I always try to make my patients laugh -I'm an odd cookie, and I play on that (grin. I tell the ones that laugh, I'm just an out-of-work comedian!)
    I just got off shift, and will be "off" for about 4 days. These last two shifts, I had a patient who went in to have a whipple, and found out he had pancreatic cancer, metzed to the liver (and they believe elsewhere). In a nutshell, hes' terminal. Hes busily working through the "Anger" phase. I've been feeling pretty bad for this guy (cancer took two of my family while I was in nursing school, so it kind of gets a little personal). This isn't a candidate to joke with, and I've been trying to be as helpful and available as much as humanly possible for the guy. He has to work through this stage himself. Hopefully he has decent family support.
    But its kind of gotten me down a bit, and I'm greatful to be off shift for the next several days -the odds are good he will be off of the Step-down unit by then -and I feel a little guilty for even thinking that way.
    Your story, well, it did me a lot of good.
    Thanks for sharing it.
  4. by   BBFRN
    Great story, Jnette- I really enjoyed it a lot.
  5. by   jnette
    Quote from Gromit
    Jnette, shucks! You actually managed to bring a tear to this old bikers eye.
    I always try to make my patients laugh -I'm an odd cookie, and I play on that (grin. I tell the ones that laugh, I'm just an out-of-work comedian!)
    I just got off shift, and will be "off" for about 4 days. These last two shifts, I had a patient who went in to have a whipple, and found out he had pancreatic cancer, metzed to the liver (and they believe elsewhere). In a nutshell, hes' terminal. Hes busily working through the "Anger" phase. I've been feeling pretty bad for this guy (cancer took two of my family while I was in nursing school, so it kind of gets a little personal). This isn't a candidate to joke with, and I've been trying to be as helpful and available as much as humanly possible for the guy. He has to work through this stage himself. Hopefully he has decent family support.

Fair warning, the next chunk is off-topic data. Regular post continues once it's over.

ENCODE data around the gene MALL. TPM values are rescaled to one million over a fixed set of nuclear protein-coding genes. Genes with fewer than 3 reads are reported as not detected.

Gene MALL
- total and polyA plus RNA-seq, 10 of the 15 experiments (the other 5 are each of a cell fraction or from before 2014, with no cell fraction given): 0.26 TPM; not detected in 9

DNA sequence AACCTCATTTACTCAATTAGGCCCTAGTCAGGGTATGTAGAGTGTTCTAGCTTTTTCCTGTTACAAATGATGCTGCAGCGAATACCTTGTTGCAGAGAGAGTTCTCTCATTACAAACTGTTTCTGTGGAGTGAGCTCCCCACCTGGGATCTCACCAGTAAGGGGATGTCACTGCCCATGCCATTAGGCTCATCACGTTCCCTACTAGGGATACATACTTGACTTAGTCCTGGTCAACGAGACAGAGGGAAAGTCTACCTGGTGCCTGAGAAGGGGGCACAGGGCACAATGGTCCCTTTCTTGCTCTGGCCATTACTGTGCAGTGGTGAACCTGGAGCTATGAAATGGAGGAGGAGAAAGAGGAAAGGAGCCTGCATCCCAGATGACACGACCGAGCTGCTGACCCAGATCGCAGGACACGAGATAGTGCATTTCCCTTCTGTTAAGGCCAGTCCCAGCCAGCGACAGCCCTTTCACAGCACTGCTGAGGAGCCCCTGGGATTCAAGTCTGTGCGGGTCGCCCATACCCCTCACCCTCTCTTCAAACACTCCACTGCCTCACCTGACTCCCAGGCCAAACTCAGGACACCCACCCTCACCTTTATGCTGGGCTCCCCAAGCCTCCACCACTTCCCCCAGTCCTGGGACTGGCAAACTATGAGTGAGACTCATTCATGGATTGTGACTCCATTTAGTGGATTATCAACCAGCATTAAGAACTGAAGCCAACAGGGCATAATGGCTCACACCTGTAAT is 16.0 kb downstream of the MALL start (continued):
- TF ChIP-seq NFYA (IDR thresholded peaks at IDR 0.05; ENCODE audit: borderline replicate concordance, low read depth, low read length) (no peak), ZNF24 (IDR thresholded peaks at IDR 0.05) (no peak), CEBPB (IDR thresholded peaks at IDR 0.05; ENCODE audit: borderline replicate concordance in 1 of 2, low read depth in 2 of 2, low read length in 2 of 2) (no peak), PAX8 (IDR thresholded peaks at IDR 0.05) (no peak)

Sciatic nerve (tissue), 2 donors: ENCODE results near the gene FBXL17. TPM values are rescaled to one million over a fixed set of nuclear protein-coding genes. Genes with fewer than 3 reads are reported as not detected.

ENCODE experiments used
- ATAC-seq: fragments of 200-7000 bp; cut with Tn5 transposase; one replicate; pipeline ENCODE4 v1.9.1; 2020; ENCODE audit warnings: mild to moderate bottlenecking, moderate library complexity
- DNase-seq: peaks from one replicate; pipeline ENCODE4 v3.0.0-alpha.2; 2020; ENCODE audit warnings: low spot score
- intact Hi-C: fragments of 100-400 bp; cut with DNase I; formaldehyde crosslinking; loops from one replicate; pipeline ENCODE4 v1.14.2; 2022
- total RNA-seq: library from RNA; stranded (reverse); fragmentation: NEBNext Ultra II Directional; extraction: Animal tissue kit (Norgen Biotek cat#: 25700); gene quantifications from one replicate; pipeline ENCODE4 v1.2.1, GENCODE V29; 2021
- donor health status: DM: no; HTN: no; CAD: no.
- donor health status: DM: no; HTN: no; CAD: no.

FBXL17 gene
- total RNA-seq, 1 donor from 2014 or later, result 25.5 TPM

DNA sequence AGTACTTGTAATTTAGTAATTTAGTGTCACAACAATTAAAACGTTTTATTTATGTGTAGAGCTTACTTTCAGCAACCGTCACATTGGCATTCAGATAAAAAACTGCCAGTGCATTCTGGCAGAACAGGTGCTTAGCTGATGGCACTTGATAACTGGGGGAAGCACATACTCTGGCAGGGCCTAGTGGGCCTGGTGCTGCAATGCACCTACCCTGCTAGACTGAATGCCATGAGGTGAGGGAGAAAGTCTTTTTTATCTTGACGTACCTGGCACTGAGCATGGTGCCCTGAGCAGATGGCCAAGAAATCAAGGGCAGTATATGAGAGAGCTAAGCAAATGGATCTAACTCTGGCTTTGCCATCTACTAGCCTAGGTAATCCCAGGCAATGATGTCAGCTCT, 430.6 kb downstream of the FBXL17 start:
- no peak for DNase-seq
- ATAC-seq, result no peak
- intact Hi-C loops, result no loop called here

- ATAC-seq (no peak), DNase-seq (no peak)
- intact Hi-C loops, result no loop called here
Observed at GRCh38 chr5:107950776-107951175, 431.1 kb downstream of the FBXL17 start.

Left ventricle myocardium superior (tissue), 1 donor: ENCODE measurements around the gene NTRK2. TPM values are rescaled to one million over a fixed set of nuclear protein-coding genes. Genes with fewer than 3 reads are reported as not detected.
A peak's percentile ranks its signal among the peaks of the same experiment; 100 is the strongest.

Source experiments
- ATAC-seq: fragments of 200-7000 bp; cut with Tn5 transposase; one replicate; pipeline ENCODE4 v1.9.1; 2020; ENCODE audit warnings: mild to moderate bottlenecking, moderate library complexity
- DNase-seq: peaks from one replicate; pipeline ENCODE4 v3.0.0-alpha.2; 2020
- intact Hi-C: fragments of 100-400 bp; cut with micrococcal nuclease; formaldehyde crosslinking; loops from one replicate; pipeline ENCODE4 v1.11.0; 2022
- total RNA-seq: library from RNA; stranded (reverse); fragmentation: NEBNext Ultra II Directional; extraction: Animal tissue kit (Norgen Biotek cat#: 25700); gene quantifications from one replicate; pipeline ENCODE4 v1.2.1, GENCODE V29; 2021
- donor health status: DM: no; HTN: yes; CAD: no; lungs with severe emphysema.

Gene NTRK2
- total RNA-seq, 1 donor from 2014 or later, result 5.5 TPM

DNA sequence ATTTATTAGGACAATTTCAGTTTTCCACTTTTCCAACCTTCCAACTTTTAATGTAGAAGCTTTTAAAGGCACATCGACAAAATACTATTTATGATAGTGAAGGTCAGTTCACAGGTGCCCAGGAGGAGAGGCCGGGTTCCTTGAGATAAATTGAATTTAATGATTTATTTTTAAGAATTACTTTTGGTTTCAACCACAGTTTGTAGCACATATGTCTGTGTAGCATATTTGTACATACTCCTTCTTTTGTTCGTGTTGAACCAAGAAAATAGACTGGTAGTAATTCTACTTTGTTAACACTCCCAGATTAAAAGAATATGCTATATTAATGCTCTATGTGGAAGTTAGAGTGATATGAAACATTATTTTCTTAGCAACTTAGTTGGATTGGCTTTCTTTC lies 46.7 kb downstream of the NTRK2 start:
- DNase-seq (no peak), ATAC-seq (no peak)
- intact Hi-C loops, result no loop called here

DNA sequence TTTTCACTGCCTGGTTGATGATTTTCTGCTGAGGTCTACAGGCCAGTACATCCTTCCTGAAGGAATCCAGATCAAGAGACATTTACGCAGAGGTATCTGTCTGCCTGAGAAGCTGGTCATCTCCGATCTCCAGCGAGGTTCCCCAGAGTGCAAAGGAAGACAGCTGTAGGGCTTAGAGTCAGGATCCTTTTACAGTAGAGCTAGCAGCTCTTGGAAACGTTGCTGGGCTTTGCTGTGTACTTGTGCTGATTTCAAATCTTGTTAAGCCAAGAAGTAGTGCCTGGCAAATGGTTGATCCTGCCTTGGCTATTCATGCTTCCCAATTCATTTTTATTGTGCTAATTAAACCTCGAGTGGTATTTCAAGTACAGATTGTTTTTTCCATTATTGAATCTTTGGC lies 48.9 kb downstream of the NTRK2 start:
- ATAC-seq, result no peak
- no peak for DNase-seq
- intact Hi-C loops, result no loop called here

But its kind of gotten me down a bit, and I'm greatful to be off shift for the next several days -the odds are good he will be off of the Step-down unit by then -and I feel a little guilty for even thinking that way.
    Your story, well, it did me a lot of good.
    Thanks for sharing it.

    So sorry to hear of your patient, Gromit. Tough all the way around.. believe me, I know.

    And all we can do is attempt to make what time they have the very best possible. Be it a smile, a laugh, a hand to pat or hold... or even to allow a tear to roll down our own cheek... yes, even in their presence.



    P.S. Like your avi.. hope to have my bike avi up there soon as well. Whooot !
  6. by   leslie :-D
    it is usually the crotchety patients that have the most soulful eyes.
  7. by   jnette
    Quote from earle58
    it is usually the crotchety patients that have the most soulful eyes.
    aah, the eyes do tell it all, don't they?

    I've always maintained a person isn't smiling unless their eyes are.